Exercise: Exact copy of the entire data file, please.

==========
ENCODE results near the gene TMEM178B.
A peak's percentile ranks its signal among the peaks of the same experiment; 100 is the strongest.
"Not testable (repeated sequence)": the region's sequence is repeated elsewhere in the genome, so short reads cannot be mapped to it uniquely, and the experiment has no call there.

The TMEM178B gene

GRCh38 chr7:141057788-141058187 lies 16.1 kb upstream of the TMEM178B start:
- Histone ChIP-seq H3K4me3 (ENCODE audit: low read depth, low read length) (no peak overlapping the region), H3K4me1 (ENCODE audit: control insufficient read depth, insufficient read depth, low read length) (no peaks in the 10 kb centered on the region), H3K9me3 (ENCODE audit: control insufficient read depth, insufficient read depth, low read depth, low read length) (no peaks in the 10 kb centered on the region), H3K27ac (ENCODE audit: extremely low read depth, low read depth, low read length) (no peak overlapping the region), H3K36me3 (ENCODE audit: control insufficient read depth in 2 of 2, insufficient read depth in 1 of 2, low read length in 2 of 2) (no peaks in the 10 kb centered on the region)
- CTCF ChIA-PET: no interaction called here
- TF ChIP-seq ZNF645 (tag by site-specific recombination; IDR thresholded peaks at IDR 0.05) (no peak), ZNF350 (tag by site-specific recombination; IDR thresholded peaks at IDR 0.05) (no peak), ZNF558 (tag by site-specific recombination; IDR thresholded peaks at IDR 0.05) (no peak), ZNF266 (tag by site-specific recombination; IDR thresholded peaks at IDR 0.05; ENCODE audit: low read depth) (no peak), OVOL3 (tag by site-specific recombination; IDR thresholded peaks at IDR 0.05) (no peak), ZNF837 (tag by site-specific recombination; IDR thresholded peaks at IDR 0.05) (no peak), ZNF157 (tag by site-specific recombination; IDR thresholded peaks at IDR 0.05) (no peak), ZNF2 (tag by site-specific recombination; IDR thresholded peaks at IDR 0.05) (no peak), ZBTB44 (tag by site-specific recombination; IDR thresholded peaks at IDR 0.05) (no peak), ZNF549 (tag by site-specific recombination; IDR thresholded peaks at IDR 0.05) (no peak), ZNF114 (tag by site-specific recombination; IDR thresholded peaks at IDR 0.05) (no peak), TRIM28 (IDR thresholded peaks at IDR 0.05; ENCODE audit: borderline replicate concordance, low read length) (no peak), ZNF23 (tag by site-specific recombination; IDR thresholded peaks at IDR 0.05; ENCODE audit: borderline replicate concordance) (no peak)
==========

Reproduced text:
ENCODE results near the gene TMEM178B.
A peak's percentile ranks its signal among the peaks of the same experiment; 100 is the strongest.
"Not testable (repeated sequence)": the region's sequence is repeated elsewhere in the genome, so short reads cannot be mapped to it uniquely, and the experiment has no call there.

The TMEM178B gene

GRCh38 chr7:141057788-141058187 lies 16.1 kb upstream of the TMEM178B start:
- Histone ChIP-seq H3K4me3 (ENCODE audit: low read depth, low read length) (no peak overlapping the region), H3K4me1 (ENCODE audit: control insufficient read depth, insufficient read depth, low read length) (no peaks in the 10 kb centered on the region), H3K9me3 (ENCODE audit: control insufficient read depth, insufficient read depth, low read depth, low read length) (no peaks in the 10 kb centered on the region), H3K27ac (ENCODE audit: extremely low read depth, low read depth, low read length) (no peak overlapping the region), H3K36me3 (ENCODE audit: control insufficient read depth in 2 of 2, insufficient read depth in 1 of 2, low read length in 2 of 2) (no peaks in the 10 kb centered on the region)
- CTCF ChIA-PET: no interaction called here
- TF ChIP-seq ZNF645 (tag by site-specific recombination; IDR thresholded peaks at IDR 0.05) (no peak), ZNF350 (tag by site-specific recombination; IDR thresholded peaks at IDR 0.05) (no peak), ZNF558 (tag by site-specific recombination; IDR thresholded peaks at IDR 0.05) (no peak), ZNF266 (tag by site-specific recombination; IDR thresholded peaks at IDR 0.05; ENCODE audit: low read depth) (no peak), OVOL3 (tag by site-specific recombination; IDR thresholded peaks at IDR 0.05) (no peak), ZNF837 (tag by site-specific recombination; IDR thresholded peaks at IDR 0.05) (no peak), ZNF157 (tag by site-specific recombination; IDR thresholded peaks at IDR 0.05) (no peak), ZNF2 (tag by site-specific recombination; IDR thresholded peaks at IDR 0.05) (no peak), ZBTB44 (tag by site-specific recombination; IDR thresholded peaks at IDR 0.05) (no peak), ZNF549 (tag by site-specific recombination; IDR thresholded peaks at IDR 0.05) (no peak), ZNF114 (tag by site-specific recombination; IDR thresholded peaks at IDR 0.05) (no peak), TRIM28 (IDR thresholded peaks at IDR 0.05; ENCODE audit: borderline replicate concordance, low read length) (no peak), ZNF23 (tag by site-specific recombination; IDR thresholded peaks at IDR 0.05; ENCODE audit: borderline replicate concordance) (no peak)